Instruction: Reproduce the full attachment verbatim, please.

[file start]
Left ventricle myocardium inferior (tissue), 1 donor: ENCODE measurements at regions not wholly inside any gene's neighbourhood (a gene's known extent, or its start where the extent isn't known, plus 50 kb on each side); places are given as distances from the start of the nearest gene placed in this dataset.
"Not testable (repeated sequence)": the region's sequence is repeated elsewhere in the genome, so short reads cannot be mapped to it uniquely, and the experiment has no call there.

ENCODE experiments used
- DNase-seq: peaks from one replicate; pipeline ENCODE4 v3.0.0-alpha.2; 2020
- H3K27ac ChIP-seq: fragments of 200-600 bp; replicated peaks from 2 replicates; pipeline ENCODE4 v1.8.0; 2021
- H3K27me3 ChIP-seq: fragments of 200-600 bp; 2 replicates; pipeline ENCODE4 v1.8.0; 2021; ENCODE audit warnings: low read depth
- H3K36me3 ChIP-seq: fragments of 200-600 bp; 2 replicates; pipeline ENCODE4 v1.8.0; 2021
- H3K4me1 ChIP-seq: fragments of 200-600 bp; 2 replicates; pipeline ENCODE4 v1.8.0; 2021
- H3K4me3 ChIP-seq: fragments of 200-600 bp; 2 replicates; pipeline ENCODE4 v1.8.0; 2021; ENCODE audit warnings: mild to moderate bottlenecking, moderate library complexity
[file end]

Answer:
Left ventricle myocardium inferior (tissue), 1 donor: ENCODE measurements at regions not wholly inside any gene's neighbourhood (a gene's known extent, or its start where the extent isn't known, plus 50 kb on each side); places are given as distances from the start of the nearest gene placed in this dataset.
"Not testable (repeated sequence)": the region's sequence is repeated elsewhere in the genome, so short reads cannot be mapped to it uniquely, and the experiment has no call there.

ENCODE experiments used
- DNase-seq: peaks from one replicate; pipeline ENCODE4 v3.0.0-alpha.2; 2020
- H3K27ac ChIP-seq: fragments of 200-600 bp; replicated peaks from 2 replicates; pipeline ENCODE4 v1.8.0; 2021
- H3K27me3 ChIP-seq: fragments of 200-600 bp; 2 replicates; pipeline ENCODE4 v1.8.0; 2021; ENCODE audit warnings: low read depth
- H3K36me3 ChIP-seq: fragments of 200-600 bp; 2 replicates; pipeline ENCODE4 v1.8.0; 2021
- H3K4me1 ChIP-seq: fragments of 200-600 bp; 2 replicates; pipeline ENCODE4 v1.8.0; 2021
- H3K4me3 ChIP-seq: fragments of 200-600 bp; 2 replicates; pipeline ENCODE4 v1.8.0; 2021; ENCODE audit warnings: mild to moderate bottlenecking, moderate library complexity